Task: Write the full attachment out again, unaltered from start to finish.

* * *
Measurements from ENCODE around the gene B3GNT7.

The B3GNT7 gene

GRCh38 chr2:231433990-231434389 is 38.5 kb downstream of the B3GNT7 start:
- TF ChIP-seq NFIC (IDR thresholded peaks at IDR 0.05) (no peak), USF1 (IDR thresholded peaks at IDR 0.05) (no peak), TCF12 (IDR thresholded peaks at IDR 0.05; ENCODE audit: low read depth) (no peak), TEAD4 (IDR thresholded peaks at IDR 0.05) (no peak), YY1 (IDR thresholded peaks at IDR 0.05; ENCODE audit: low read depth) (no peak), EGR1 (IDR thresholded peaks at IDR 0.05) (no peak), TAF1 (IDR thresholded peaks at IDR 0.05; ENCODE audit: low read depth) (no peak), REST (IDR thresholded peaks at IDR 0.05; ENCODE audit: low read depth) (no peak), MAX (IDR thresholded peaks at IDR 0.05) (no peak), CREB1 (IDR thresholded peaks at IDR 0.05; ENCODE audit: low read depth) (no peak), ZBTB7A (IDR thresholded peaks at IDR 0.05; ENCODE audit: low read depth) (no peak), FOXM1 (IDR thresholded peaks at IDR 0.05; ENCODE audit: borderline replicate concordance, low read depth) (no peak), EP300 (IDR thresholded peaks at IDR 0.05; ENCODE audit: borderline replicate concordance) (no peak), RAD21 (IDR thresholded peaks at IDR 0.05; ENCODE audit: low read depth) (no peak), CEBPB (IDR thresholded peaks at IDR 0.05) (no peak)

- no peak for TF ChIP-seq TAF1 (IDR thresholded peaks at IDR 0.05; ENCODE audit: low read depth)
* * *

Measurements from ENCODE around the gene B3GNT7.

The B3GNT7 gene

GRCh38 chr2:231433990-231434389 is 38.5 kb downstream of the B3GNT7 start:
- TF ChIP-seq NFIC (IDR thresholded peaks at IDR 0.05) (no peak), USF1 (IDR thresholded peaks at IDR 0.05) (no peak), TCF12 (IDR thresholded peaks at IDR 0.05; ENCODE audit: low read depth) (no peak), TEAD4 (IDR thresholded peaks at IDR 0.05) (no peak), YY1 (IDR thresholded peaks at IDR 0.05; ENCODE audit: low read depth) (no peak), EGR1 (IDR thresholded peaks at IDR 0.05) (no peak), TAF1 (IDR thresholded peaks at IDR 0.05; ENCODE audit: low read depth) (no peak), REST (IDR thresholded peaks at IDR 0.05; ENCODE audit: low read depth) (no peak), MAX (IDR thresholded peaks at IDR 0.05) (no peak), CREB1 (IDR thresholded peaks at IDR 0.05; ENCODE audit: low read depth) (no peak), ZBTB7A (IDR thresholded peaks at IDR 0.05; ENCODE audit: low read depth) (no peak), FOXM1 (IDR thresholded peaks at IDR 0.05; ENCODE audit: borderline replicate concordance, low read depth) (no peak), EP300 (IDR thresholded peaks at IDR 0.05; ENCODE audit: borderline replicate concordance) (no peak), RAD21 (IDR thresholded peaks at IDR 0.05; ENCODE audit: low read depth) (no peak), CEBPB (IDR thresholded peaks at IDR 0.05) (no peak)

- no peak for TF ChIP-seq TAF1 (IDR thresholded peaks at IDR 0.05; ENCODE audit: low read depth)